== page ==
Jump directly to the Content

Baby Lambs and Old Sheep

I have the same goal for both older and newer Christians: to make the language fresh, to make it come alive. Both groups need to see how exciting the text is, how filled with meaning it is.
—Earl Palmer

Becky, a new Christian in my Bible class, sparkles with enthusiasm even though she needs help to find Galatians: "Is that Old or New Testament?" she asks. I could tell her, "Jesus loves me, this I know," and she would be awed by the depth of my teaching.

Tim, on the other hand, raised in the church, has heard it all before. He's tired of "Jesus Loves Me" and may have read Galatians ten times already.

The problem is, they both sit in the same Bible study I teach.

School teachers have specific assignments: "Ninth-grade English literature." Pastors can't be so specific. I wonder what school teachers would do with a task like the pastor's: teach 200 students, kindergarten to graduate school (some gifted, some slow), covering everything from colors and the alphabet to biochemistry and calculus.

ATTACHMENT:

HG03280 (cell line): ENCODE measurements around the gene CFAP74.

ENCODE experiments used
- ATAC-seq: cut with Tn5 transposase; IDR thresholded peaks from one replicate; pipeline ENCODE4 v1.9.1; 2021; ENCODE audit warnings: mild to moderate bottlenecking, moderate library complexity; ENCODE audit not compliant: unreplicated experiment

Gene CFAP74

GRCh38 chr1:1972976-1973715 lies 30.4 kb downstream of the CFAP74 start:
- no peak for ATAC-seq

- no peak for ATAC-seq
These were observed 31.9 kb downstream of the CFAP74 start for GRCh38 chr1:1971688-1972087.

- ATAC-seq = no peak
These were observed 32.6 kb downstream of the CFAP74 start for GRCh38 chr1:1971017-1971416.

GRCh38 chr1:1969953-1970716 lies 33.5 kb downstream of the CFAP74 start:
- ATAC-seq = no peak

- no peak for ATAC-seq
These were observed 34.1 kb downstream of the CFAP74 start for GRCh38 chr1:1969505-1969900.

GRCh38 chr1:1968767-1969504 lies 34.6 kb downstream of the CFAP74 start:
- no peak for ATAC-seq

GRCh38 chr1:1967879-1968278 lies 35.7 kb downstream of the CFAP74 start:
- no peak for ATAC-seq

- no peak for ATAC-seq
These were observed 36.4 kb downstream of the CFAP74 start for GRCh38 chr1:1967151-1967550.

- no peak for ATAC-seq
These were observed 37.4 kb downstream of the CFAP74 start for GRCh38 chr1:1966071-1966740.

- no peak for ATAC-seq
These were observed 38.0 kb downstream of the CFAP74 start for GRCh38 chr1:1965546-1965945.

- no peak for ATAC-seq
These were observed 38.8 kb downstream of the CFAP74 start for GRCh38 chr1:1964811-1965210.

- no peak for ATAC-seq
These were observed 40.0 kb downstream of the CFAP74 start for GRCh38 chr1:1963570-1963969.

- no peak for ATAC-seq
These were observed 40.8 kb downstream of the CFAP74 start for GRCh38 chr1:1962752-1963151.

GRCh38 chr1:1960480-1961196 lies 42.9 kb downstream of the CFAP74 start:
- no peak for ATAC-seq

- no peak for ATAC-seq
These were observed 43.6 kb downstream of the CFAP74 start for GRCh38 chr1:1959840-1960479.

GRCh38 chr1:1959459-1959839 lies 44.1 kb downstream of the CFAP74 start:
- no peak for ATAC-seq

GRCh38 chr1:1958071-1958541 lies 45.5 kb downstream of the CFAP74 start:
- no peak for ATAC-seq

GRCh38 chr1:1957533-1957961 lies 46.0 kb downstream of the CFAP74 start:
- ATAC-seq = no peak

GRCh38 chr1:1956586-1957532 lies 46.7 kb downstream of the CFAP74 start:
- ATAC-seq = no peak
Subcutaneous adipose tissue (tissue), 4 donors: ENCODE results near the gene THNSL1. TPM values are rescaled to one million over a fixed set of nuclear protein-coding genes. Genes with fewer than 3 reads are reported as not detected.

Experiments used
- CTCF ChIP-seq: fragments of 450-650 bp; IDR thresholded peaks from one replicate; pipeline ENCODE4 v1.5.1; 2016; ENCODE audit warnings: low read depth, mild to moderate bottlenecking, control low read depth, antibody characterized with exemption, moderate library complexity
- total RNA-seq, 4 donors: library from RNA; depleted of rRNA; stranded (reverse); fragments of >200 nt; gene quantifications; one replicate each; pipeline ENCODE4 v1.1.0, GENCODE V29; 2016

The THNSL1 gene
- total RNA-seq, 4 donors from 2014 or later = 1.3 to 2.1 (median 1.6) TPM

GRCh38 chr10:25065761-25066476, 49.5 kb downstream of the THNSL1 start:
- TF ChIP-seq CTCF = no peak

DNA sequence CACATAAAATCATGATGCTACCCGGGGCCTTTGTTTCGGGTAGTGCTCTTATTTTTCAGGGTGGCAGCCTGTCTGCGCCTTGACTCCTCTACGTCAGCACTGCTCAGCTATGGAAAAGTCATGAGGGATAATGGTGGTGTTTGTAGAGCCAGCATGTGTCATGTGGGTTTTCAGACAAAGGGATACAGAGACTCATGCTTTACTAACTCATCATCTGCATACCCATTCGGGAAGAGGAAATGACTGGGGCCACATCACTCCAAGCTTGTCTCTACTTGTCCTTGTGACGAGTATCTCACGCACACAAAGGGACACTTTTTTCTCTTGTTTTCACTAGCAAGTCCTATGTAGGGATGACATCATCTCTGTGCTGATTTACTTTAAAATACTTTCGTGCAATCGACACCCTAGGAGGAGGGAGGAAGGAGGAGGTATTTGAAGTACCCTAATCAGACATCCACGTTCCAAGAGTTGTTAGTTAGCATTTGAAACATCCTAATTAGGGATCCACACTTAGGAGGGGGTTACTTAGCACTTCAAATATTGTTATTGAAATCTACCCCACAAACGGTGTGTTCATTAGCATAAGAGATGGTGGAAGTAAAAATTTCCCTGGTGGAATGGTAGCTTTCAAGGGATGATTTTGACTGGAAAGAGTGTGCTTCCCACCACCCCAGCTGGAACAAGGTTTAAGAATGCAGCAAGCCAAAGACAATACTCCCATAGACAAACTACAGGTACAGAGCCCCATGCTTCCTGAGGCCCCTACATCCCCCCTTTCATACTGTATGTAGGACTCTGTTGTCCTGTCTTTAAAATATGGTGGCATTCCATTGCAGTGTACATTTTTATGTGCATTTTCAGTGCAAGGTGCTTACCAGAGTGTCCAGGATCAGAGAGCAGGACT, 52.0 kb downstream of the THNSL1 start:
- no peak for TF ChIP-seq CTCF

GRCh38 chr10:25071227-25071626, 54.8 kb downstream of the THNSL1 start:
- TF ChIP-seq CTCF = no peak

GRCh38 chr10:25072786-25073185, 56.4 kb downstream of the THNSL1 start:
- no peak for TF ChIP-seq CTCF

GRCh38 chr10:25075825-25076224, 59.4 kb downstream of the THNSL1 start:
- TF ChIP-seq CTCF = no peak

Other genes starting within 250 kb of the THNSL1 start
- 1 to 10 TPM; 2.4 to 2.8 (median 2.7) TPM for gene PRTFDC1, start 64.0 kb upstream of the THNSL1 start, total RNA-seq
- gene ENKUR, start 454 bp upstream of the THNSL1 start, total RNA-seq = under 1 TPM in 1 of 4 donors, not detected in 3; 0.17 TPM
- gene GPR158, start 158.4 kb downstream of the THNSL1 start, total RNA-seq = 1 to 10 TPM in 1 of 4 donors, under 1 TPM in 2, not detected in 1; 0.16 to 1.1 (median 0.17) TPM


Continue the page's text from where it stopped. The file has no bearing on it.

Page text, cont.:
Subscriber access only You have reached the end of this Article Preview

To continue reading, subscribe to Christianity Today magazine. Subscribers have full digital access to CT Pastors articles.

Support Our Work

Subscribe to CT for less than $4.25/month

Homepage Subscription Panel

Read These Next

From the Magazine
Americans Forgot How Long Refugee Resettlement Takes
Americans Forgot How Long Refugee Resettlement Takes
One year into the biggest US refugee wave since the Vietnam War, Christians are trying to buy Afghan immigrants more time.
Editor's Pick
Rebuilding Church Community: What’s Actually Working?
Rebuilding Church Community: What’s Actually Working?
Pastors respond.